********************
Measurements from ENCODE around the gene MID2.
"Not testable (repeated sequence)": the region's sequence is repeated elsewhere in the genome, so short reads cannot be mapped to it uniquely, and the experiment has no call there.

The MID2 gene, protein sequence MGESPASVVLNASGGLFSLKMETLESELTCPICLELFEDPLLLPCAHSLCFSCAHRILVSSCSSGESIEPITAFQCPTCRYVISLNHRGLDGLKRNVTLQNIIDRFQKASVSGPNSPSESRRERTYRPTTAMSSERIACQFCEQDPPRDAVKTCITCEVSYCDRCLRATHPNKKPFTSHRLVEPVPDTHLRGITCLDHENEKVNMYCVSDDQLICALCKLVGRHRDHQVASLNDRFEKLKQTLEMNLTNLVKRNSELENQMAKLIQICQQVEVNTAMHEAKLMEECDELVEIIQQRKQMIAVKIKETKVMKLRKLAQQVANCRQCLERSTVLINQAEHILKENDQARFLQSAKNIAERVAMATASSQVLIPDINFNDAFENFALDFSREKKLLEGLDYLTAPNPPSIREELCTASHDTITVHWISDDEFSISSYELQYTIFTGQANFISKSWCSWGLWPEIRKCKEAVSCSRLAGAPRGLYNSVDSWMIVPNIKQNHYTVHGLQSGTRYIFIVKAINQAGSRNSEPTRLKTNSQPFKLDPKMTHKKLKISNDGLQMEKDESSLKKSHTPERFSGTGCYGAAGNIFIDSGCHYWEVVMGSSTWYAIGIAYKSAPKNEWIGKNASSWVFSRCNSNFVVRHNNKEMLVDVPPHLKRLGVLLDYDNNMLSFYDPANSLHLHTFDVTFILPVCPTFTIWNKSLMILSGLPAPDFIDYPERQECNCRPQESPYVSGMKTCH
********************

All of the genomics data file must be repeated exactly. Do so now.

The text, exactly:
Measurements from ENCODE around the gene MID2.
"Not testable (repeated sequence)": the region's sequence is repeated elsewhere in the genome, so short reads cannot be mapped to it uniquely, and the experiment has no call there.

The MID2 gene, protein sequence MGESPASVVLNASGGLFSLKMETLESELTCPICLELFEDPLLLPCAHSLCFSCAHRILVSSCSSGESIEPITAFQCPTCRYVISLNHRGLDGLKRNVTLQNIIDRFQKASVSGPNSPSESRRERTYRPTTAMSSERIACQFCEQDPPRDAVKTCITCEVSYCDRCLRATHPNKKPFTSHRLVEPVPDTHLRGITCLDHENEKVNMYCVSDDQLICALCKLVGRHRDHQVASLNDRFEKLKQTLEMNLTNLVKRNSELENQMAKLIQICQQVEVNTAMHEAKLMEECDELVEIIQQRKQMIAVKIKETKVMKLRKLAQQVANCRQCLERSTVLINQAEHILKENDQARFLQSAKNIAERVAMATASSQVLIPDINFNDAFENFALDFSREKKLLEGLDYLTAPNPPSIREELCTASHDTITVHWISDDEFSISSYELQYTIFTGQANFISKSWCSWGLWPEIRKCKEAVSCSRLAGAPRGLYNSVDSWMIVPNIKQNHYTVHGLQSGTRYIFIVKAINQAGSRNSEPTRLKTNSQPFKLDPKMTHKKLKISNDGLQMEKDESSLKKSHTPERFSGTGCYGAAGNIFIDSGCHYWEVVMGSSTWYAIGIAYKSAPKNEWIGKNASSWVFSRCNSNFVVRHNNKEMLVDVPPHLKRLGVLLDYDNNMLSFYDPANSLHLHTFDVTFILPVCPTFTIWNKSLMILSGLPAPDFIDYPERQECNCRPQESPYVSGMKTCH